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The Other Olympics -- China's After School Program Crisis

New America Media, News Feature, Jun Wang Posted: Jul 11, 2008

Editor's Note: The drive for success in the highly competitive job market in China has driven parents to enroll their children in rigorous weekend and after school programs, which experts say, may not be effective. Jun Wang is a writer with New America Media recently returned from China.

BEIJING Jiaxuan Wang, 10, eats his lunch in the car every Saturday as his father drives him hurriedly to his weekend classes.

He takes a Cambridge English class from 10 to 12:10, says the fourth graders mother, Guanghui Yang. Theres only 50 minutes before his math olympiad class, which starts at one. His dad has lunch at home and brings our son a lunch box to eat on their way.

Like many youngsters in China, Jiaxuan has a full schedule of weekend classes. He takes a three-hour class that prepares students to compete in the regional and national mathematics olympiads, and a fencing class every Saturday and Sunday afternoon after his morning English courses.

The regional math competitions lead to the International Mathematical Olympiad, an annual math competition for high school students. Over 90 countries send teams of five to six students to participate. To be selected as a team member representing China, students must remain in the top five though a series highly competitive contests from the district to the national level.

We dont want to make him super busy taking all these classes on weekends, but we have no other choice since almost all parents are doing this, Yang says. Over 80 percent of the 38 kids in Jiaxuans elementary school class take multiple weekend courses.

Some parents envision their kids winning gold medals at the international math olympiads, or first-place awards in a national math contest. But more parents enroll their kids in the math course to prepare them for important tests, like the rigorous middle school entrance exams.

Elite middle schools and high schools keep an eye out for youngsters with impressive contest records, or special skills like painting and fencing. Since most families have only one child, parents try their best to give their children the very best education. That way, they ensure a better future for their children in the extremely competitive Chinese job market.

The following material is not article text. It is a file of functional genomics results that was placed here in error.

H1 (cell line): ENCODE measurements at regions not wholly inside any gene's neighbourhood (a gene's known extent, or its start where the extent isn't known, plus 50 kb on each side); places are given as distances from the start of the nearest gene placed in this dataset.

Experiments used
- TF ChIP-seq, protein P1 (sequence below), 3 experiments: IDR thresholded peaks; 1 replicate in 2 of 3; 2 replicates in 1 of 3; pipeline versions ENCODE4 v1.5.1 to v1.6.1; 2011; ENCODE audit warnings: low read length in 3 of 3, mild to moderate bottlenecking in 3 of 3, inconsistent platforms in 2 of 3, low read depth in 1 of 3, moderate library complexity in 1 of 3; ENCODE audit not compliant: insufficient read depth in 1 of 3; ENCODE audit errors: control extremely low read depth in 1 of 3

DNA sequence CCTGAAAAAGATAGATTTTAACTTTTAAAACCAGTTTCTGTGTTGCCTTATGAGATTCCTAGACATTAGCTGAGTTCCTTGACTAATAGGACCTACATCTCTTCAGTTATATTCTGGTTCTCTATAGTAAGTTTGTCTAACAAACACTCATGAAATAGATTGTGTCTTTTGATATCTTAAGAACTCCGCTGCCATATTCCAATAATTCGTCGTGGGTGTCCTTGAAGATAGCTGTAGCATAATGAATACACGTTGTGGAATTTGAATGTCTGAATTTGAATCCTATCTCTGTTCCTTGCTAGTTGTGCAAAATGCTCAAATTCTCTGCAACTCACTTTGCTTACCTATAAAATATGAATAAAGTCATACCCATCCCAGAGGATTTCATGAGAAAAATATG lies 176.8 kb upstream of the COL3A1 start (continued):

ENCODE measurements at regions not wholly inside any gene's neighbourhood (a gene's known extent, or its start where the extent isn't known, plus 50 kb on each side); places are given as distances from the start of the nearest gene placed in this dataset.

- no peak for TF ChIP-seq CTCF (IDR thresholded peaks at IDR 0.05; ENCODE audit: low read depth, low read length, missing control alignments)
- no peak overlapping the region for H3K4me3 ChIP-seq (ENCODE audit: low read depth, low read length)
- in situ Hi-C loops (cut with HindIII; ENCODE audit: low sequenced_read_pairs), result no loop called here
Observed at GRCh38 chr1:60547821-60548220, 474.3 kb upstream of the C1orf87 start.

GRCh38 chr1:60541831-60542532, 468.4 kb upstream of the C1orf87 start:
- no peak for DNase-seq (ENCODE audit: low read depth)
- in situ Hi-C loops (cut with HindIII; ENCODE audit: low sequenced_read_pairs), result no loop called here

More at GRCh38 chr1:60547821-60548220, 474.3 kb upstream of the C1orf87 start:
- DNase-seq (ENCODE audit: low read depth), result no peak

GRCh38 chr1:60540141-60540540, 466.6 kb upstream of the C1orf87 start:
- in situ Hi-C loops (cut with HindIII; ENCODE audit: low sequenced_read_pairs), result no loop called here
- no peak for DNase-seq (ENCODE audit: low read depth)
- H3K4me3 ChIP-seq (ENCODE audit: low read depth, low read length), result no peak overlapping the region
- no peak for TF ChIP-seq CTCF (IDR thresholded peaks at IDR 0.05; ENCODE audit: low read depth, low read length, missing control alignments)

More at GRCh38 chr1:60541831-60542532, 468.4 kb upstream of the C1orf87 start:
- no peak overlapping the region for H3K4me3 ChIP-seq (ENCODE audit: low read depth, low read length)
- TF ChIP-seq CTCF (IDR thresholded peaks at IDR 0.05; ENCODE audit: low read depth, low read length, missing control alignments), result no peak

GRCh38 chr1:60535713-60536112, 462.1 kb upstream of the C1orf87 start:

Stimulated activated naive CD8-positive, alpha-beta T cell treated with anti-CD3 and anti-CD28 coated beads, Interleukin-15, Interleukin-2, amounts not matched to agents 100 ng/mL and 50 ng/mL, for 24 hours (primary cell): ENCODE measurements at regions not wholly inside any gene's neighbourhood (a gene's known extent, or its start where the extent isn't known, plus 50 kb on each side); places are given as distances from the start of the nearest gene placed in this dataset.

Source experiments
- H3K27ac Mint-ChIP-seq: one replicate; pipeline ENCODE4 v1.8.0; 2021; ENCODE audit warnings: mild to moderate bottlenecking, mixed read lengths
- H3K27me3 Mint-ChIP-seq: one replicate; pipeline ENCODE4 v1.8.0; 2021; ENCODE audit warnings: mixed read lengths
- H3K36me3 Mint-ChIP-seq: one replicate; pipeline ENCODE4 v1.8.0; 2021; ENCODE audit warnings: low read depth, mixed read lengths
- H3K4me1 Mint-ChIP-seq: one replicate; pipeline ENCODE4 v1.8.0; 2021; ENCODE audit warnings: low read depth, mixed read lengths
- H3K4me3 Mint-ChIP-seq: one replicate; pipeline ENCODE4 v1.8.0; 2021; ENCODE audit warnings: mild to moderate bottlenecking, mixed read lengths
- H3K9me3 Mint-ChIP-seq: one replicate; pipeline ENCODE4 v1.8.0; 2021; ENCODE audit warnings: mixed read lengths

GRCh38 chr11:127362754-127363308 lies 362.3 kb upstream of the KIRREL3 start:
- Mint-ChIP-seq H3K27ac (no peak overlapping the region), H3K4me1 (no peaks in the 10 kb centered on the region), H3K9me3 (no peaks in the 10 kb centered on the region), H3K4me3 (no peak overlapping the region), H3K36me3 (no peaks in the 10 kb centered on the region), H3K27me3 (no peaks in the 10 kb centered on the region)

Jiaxuans father lets him out of the car in front of the office building that houses the weekend olympiad math school. After racing across the huge city of Beijing, he takes time to search for a parking spot among the hundreds of cars crowded around the building.

Parents come out of the cars and gather in groups, chatting to kill time. Sometimes, they show off about how well their kids are doing at school.

Jiaxuan and his classmates, however, hardly enjoy the learning experience that seems to take over their weekends.

And although many of the children will go on to achieve success in the math olympiads and other contests, mathematicians say all the training doesnt necessarily help in the long run.

Shing-Tung Yau, a professor of mathematics at Harvard University, said at conference in China, Math is about research; olympiads are a test. A gold medal at the olympiads proves ones ability in doing tests, not doing research. An important thing in research is to find new problems to solve, but olympiads only train students to work on other peoples problems.

Yau said he had taught quite a few olympiad gold medalists holders and, in his experience, their interest in problem solving was very limited. Their strength is test taking, which isnt enough to make it through graduate school. Some of them dropped out of the program, he said.

Kefeng Liu, a math professor at UCLA, said sending kids to a math olympiad camp is a good way to teach discipline, but that it shouldnt be forced upon them. Non-Chinese students do the olympiads out of interest. They dont go through systematic training. The method used in Chinese math olympiad schools in fact kills students interest.

Education experts expressed concern over the extra-curricular training in math and the sciences in China. Students and parents have complained about it, and some local governments have tried to cool it down by setting rules to ban olympiad-type questions on classroom exams.

Textbook publishers, learning centers and teachers in the olympiad training industry are resisting the backlash.

Fang Du, vice principal of Dongyang high school in Zhejiang province, says young teachers are enthusiastic about the science olympiads and put in lots of overtime teaching in training centers. They don't do it just for the money, Du says. She pointed out that the teachers gain good reputations when their students are academically successful. Young teachers especially want to be recognized, and helping students win gold medals is seen as a quick way of proving ones teaching ability.

Many middle schools have stopped promoting and investing in the olympiads because of what they see as a low return on investment. Only the 40 gold medal holders of the National High School Students Math Contest, out of the total 360,000 high school graduates in Zhejiang Province this year, got priority in college admissions. Easy questions can pick out capable students, too, Du points out.

Thank the only child policyWe cant afford a second one, says a father waiting out of Jiaxuans math olympiad class. Like Jiaxuans father, he spends all his weekends and over 10,000 Chinese yuan a year for his daughters after-school education.

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